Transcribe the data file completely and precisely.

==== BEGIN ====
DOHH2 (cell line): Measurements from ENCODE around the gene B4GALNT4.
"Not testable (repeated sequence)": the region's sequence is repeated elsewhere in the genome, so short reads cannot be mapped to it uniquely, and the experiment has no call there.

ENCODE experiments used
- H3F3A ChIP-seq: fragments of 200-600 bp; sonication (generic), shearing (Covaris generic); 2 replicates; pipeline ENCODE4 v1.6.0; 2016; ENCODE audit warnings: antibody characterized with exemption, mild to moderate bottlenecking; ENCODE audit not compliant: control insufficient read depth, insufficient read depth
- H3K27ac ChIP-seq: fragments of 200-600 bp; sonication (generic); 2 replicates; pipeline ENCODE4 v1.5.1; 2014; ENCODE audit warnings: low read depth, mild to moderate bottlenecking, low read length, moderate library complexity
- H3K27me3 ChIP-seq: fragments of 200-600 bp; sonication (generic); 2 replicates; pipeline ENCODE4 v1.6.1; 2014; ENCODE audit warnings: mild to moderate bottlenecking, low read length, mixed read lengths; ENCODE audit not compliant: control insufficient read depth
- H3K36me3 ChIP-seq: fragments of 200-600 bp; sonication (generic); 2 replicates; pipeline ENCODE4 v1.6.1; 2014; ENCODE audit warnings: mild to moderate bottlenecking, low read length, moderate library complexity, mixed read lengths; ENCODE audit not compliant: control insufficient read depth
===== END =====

DOHH2 (cell line): Measurements from ENCODE around the gene B4GALNT4.
"Not testable (repeated sequence)": the region's sequence is repeated elsewhere in the genome, so short reads cannot be mapped to it uniquely, and the experiment has no call there.

ENCODE experiments used
- H3F3A ChIP-seq: fragments of 200-600 bp; sonication (generic), shearing (Covaris generic); 2 replicates; pipeline ENCODE4 v1.6.0; 2016; ENCODE audit warnings: antibody characterized with exemption, mild to moderate bottlenecking; ENCODE audit not compliant: control insufficient read depth, insufficient read depth
- H3K27ac ChIP-seq: fragments of 200-600 bp; sonication (generic); 2 replicates; pipeline ENCODE4 v1.5.1; 2014; ENCODE audit warnings: low read depth, mild to moderate bottlenecking, low read length, moderate library complexity
- H3K27me3 ChIP-seq: fragments of 200-600 bp; sonication (generic); 2 replicates; pipeline ENCODE4 v1.6.1; 2014; ENCODE audit warnings: mild to moderate bottlenecking, low read length, mixed read lengths; ENCODE audit not compliant: control insufficient read depth
- H3K36me3 ChIP-seq: fragments of 200-600 bp; sonication (generic); 2 replicates; pipeline ENCODE4 v1.6.1; 2014; ENCODE audit warnings: mild to moderate bottlenecking, low read length, moderate library complexity, mixed read lengths; ENCODE audit not compliant: control insufficient read depth